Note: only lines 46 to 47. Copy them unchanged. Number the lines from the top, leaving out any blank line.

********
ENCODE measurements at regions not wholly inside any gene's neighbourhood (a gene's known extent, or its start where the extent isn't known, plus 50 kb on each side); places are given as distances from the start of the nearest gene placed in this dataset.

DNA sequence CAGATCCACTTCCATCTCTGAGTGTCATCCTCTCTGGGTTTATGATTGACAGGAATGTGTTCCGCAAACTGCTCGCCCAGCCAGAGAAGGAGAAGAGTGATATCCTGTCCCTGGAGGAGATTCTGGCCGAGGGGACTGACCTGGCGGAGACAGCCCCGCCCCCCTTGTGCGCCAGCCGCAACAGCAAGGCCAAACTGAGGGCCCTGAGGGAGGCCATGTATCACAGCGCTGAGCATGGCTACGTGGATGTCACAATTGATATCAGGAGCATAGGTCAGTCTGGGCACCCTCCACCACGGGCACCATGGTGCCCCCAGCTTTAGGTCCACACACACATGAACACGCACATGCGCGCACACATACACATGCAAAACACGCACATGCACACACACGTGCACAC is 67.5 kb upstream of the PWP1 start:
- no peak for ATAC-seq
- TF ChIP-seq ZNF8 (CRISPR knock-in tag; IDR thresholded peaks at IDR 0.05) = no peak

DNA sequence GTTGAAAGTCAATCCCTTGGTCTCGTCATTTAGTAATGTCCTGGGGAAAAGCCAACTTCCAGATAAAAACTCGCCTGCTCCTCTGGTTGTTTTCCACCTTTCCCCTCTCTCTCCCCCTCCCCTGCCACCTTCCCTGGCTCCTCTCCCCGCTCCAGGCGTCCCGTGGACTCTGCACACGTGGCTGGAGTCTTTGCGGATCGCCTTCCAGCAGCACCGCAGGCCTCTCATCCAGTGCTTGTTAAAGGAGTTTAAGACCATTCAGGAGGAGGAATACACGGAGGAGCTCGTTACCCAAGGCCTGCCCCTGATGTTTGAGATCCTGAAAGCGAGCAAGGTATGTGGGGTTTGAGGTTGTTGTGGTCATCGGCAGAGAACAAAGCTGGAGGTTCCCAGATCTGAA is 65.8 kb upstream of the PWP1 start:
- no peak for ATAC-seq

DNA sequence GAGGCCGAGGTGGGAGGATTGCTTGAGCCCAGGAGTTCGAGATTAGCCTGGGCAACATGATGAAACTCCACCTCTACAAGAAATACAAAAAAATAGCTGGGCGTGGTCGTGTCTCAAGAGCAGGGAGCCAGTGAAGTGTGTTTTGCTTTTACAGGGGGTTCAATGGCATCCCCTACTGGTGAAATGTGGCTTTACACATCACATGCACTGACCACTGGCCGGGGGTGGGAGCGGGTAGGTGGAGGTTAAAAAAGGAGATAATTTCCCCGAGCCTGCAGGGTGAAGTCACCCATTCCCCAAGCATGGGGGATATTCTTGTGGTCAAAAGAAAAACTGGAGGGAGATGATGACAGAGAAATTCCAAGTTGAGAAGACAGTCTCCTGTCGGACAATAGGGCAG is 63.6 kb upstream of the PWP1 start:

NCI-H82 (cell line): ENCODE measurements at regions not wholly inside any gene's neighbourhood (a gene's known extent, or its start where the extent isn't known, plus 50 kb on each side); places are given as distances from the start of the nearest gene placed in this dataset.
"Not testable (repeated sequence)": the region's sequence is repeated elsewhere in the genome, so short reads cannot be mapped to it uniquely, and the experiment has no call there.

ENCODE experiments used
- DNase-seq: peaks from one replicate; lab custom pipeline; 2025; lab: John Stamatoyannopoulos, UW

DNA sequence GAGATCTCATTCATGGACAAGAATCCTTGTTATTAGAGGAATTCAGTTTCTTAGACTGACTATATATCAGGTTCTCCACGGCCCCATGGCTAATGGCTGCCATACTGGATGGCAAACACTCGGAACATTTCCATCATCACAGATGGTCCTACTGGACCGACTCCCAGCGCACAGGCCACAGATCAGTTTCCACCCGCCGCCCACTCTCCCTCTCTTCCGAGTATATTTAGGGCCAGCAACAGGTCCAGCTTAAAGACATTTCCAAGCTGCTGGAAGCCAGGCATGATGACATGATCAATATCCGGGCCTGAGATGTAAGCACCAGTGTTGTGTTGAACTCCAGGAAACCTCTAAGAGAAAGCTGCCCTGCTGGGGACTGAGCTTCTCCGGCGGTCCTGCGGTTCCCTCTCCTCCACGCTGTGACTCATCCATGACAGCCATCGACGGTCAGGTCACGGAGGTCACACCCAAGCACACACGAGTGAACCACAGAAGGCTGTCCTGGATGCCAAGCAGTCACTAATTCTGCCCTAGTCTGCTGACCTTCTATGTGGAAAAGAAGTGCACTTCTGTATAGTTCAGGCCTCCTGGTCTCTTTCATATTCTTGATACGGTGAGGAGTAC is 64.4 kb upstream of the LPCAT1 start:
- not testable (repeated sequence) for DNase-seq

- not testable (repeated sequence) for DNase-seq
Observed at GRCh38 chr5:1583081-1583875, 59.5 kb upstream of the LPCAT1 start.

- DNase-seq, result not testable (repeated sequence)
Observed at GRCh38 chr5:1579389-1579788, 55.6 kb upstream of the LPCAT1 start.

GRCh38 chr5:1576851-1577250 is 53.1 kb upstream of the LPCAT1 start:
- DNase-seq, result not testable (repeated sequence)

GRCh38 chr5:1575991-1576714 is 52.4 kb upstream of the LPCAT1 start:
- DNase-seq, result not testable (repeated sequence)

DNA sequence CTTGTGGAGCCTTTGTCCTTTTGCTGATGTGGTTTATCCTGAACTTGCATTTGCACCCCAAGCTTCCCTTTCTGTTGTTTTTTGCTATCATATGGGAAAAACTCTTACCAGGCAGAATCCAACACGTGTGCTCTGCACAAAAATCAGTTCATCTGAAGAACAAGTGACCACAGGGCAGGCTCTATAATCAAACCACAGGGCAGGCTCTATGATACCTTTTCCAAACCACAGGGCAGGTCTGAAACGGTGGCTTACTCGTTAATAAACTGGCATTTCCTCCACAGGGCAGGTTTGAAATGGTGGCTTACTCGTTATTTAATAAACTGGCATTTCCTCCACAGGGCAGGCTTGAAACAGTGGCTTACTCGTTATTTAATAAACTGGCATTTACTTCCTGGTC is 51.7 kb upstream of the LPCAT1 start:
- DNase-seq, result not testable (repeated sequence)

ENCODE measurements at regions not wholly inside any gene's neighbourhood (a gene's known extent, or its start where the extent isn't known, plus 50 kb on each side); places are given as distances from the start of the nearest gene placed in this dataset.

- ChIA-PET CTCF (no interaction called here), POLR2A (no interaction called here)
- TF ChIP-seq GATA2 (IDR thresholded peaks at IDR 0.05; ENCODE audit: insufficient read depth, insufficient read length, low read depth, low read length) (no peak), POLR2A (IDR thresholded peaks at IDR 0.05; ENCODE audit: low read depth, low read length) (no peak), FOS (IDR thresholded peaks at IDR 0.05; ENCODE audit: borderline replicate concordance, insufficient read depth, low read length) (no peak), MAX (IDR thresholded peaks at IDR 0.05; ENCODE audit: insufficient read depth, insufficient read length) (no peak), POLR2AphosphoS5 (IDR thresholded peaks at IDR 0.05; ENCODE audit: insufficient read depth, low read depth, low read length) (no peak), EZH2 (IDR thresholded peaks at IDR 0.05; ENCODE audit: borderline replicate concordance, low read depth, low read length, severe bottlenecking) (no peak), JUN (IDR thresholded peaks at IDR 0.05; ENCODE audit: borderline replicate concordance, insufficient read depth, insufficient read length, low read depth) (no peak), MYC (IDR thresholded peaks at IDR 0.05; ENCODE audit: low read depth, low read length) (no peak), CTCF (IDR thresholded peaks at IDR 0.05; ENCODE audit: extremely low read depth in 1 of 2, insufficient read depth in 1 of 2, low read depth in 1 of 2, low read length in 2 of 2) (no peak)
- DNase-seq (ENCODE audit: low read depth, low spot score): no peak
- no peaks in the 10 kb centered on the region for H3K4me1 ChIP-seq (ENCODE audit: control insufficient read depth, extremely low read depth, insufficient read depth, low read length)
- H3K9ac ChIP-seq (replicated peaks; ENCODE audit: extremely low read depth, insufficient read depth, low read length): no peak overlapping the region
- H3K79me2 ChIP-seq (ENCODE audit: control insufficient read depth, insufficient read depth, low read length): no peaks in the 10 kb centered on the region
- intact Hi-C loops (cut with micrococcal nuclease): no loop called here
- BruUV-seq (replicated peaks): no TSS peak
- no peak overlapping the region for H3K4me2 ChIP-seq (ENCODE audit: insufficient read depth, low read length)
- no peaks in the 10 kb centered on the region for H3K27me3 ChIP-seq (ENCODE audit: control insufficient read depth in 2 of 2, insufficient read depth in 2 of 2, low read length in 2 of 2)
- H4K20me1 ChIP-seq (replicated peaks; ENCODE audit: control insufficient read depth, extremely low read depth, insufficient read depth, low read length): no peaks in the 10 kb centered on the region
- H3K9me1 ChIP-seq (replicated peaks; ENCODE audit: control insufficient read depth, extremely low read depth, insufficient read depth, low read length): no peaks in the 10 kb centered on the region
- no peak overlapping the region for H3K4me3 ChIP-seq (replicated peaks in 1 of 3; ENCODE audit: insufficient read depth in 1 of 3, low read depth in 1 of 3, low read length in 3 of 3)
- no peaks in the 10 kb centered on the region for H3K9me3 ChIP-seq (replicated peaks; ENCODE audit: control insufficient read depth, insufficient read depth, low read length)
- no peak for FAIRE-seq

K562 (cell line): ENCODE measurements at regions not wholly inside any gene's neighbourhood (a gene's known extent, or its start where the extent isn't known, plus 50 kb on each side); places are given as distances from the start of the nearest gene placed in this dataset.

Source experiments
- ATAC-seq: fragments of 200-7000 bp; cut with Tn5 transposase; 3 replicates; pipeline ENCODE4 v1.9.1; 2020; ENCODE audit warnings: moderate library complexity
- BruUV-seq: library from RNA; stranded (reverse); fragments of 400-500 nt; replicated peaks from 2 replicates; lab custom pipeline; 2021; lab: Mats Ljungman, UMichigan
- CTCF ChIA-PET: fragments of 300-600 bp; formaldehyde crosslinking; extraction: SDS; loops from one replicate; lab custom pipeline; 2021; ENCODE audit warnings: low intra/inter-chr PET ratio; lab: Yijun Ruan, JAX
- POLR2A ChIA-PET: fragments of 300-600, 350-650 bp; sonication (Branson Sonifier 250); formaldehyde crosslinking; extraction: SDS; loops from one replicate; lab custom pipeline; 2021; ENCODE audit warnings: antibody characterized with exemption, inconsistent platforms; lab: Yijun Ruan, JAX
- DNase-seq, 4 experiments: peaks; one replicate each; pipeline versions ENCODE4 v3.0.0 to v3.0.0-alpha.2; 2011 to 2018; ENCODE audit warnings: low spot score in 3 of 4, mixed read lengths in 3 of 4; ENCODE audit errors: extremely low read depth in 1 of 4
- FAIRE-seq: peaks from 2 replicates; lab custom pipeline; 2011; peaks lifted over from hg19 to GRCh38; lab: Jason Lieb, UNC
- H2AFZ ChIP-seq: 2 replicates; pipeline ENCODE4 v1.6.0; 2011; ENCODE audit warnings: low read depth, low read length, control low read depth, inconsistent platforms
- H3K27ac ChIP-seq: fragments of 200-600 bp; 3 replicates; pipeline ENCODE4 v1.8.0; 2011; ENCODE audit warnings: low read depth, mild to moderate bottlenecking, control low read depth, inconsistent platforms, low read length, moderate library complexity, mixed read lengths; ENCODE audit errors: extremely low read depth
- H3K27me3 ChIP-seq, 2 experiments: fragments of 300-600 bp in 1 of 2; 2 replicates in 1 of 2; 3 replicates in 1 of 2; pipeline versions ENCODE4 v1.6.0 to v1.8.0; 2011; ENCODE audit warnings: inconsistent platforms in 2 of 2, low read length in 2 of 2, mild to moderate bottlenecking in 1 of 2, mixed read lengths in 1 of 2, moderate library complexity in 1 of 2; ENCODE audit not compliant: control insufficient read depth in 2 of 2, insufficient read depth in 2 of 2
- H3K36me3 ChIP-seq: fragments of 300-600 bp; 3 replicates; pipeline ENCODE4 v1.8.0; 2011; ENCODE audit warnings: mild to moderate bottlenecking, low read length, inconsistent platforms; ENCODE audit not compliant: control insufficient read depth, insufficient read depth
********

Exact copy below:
- DNase-seq, 4 experiments: peaks; one replicate each; pipeline versions ENCODE4 v3.0.0 to v3.0.0-alpha.2; 2011 to 2018; ENCODE audit warnings: low spot score in 3 of 4, mixed read lengths in 3 of 4; ENCODE audit errors: extremely low read depth in 1 of 4
- FAIRE-seq: peaks from 2 replicates; lab custom pipeline; 2011; peaks lifted over from hg19 to GRCh38; lab: Jason Lieb, UNC